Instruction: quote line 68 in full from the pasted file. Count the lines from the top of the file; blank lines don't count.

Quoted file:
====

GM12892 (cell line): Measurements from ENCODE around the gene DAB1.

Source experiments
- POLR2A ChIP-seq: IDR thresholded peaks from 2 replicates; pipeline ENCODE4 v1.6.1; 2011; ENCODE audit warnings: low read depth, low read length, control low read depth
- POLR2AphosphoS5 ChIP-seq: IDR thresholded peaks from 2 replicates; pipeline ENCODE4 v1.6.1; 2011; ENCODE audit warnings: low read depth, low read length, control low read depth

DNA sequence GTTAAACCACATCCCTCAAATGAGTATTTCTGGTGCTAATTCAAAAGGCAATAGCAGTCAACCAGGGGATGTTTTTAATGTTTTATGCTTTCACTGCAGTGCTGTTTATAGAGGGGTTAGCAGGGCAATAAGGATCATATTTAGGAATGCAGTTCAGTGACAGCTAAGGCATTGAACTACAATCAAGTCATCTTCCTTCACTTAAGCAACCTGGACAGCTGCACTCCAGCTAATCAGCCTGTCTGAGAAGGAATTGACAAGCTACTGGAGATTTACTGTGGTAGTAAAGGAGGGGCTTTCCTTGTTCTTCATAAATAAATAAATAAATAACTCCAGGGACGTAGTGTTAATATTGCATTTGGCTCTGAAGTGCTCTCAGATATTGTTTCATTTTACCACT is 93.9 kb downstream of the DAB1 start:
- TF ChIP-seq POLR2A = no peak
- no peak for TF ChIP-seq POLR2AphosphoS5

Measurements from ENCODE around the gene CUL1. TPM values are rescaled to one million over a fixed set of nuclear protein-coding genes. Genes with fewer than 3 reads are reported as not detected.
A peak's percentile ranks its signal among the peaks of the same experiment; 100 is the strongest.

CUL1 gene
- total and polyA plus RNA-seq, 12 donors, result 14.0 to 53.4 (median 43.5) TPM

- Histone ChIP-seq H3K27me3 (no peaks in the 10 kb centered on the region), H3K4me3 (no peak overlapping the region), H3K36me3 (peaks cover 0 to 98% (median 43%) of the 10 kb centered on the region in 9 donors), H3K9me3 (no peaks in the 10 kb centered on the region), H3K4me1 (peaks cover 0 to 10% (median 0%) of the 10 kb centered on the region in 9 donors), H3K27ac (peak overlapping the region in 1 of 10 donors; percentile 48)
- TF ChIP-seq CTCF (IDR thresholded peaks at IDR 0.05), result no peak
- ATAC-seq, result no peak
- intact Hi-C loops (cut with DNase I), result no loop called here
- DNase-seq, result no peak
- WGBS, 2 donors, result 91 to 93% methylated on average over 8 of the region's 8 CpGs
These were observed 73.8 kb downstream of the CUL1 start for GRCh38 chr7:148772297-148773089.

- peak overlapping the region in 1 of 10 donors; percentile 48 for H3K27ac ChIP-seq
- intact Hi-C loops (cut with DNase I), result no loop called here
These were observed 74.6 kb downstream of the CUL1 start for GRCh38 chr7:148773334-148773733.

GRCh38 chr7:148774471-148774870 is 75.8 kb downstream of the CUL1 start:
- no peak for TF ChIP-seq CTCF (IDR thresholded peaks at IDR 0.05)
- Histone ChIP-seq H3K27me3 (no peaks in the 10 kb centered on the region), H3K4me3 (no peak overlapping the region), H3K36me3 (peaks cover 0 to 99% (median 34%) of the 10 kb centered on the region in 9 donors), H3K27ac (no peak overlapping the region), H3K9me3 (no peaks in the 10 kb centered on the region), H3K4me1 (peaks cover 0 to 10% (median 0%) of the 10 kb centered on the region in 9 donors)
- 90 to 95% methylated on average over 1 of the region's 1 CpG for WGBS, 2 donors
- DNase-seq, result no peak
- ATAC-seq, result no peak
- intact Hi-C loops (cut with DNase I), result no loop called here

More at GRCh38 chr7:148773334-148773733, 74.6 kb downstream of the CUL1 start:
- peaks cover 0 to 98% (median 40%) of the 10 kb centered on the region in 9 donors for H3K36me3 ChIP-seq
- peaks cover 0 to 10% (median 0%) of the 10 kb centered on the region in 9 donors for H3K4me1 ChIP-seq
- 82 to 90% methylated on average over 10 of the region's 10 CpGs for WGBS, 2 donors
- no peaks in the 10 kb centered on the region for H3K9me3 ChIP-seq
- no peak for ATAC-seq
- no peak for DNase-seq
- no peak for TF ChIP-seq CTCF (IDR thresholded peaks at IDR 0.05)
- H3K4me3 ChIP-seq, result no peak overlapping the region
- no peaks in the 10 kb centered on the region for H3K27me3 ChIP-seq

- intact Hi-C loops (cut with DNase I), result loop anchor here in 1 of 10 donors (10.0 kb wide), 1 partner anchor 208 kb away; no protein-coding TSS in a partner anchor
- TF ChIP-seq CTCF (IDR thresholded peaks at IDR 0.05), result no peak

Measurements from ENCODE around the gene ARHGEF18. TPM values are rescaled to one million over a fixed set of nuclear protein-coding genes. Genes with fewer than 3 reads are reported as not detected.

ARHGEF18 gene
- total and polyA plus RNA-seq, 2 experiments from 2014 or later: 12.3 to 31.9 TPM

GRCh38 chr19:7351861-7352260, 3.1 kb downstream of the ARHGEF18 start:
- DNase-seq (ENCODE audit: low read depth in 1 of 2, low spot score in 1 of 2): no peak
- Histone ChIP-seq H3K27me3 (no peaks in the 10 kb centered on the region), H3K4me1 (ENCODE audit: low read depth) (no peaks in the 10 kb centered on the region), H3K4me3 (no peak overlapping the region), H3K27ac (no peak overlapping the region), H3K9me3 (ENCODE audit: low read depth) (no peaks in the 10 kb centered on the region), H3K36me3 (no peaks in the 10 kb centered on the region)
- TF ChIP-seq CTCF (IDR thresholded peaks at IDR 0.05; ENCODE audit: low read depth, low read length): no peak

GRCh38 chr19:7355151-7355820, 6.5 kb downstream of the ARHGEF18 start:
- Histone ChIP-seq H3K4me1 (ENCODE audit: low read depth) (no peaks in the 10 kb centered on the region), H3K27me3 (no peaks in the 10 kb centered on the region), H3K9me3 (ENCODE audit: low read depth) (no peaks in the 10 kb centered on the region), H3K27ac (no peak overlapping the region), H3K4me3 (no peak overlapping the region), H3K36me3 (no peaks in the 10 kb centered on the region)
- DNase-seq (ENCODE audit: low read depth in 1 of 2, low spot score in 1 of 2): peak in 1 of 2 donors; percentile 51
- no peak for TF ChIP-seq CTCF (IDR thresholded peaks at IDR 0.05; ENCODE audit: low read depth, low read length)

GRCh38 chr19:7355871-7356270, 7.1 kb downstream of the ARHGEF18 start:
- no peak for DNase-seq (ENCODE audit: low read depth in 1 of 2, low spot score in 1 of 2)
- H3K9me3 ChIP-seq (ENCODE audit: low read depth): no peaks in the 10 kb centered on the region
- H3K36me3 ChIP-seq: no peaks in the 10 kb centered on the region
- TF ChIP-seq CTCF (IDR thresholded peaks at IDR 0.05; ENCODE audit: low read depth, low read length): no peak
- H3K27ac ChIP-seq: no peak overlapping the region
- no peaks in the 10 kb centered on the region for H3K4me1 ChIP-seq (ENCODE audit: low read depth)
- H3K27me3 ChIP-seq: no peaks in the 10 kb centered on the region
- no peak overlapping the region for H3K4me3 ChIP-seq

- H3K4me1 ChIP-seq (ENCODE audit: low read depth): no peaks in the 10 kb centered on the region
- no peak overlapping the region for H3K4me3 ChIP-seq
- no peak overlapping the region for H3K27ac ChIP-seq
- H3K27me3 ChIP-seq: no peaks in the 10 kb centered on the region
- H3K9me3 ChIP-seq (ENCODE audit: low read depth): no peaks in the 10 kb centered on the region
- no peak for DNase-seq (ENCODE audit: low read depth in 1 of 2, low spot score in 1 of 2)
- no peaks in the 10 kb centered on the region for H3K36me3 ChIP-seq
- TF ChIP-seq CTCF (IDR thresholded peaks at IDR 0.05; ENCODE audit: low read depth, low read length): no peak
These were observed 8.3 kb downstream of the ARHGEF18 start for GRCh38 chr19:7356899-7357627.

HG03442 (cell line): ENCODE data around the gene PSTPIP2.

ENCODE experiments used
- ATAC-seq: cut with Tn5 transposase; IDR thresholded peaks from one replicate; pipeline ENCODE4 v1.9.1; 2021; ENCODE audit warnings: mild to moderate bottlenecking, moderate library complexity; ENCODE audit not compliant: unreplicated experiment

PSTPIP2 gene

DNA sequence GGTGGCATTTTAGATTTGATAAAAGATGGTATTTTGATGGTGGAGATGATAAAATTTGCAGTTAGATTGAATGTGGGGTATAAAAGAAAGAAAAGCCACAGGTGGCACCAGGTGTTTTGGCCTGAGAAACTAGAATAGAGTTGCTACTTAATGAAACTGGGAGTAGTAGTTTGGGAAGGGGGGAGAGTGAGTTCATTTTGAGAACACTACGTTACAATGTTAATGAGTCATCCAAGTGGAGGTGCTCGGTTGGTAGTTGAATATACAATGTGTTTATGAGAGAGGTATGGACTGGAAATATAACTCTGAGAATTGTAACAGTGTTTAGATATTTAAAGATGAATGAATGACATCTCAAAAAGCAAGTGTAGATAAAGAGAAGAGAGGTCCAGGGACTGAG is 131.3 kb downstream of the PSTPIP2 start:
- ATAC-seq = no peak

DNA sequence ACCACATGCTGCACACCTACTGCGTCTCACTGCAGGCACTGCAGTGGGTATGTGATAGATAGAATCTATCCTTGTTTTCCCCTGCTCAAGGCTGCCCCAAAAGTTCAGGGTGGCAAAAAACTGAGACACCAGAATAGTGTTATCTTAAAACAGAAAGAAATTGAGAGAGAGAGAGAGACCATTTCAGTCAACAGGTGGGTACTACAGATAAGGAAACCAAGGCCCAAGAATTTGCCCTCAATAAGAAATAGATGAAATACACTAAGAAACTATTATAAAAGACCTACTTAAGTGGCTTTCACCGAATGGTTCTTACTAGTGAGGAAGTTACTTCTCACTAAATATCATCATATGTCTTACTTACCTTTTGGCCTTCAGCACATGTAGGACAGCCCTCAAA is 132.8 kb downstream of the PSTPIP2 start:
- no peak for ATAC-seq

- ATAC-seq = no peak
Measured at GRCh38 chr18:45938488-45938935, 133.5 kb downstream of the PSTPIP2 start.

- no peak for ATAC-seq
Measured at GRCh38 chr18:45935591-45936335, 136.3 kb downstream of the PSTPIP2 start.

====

- TF ChIP-seq CTCF (IDR thresholded peaks at IDR 0.05; ENCODE audit: low read depth, low read length): no peak